Dreams have influenced almost every culture and every age. Although ‘Dreamtime’ is a modern European term to describe the creation of the world by the mythical giant ancestors of the Australian Aborigines, the Aborigines say it is a fair approximation of what the Dreaming means to them. For centuries the Aborigines have followed in the footsteps of their ancestors. As part of their seasonal tribal migration, or as a personal spiritual journey, they have traced the paths trodden by the giant beings who walked the flat, featureless land, creating the landscape as it is today. Every feature of the land, each rock or waterhole, has meaning for the Aboriginals, is the creation of their ancestors, marked by song and ritual and legend, and an essential part of their consciousness.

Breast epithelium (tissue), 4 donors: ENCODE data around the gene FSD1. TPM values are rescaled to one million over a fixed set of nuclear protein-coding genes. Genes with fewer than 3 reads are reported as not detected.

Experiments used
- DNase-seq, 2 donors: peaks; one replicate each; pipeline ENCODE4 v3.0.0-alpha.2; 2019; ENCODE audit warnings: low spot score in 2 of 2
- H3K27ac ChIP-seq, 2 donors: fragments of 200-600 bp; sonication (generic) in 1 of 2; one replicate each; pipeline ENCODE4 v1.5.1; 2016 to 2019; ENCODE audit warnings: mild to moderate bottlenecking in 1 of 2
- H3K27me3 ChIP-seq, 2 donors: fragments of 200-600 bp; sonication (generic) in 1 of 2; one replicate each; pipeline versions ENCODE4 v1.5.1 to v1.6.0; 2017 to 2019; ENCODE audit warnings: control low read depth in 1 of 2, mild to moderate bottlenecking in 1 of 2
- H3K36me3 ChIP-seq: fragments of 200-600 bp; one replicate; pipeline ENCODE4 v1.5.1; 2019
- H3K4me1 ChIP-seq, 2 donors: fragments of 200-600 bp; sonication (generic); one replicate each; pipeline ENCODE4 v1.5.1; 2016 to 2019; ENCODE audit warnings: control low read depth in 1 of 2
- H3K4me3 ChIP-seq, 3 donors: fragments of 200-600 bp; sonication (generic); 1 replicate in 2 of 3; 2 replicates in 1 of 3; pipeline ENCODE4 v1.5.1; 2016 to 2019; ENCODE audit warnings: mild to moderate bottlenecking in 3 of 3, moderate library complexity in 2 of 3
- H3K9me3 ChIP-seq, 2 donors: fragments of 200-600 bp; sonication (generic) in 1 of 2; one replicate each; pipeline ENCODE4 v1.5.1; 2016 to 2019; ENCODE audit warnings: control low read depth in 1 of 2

Sometimes new information on dreaming tracks is given to a tribal member through the medium of a dream, resulting in new rituals and songs.
It is through some of the more extraordinary phenomena of dreams that myths and legends often arise: astral travel, the terror of night visitations by the legendary ‘Old Hag’, even abductions by far-flung extra-terrestrial visitors may all be byproducts of our sleep and dreams.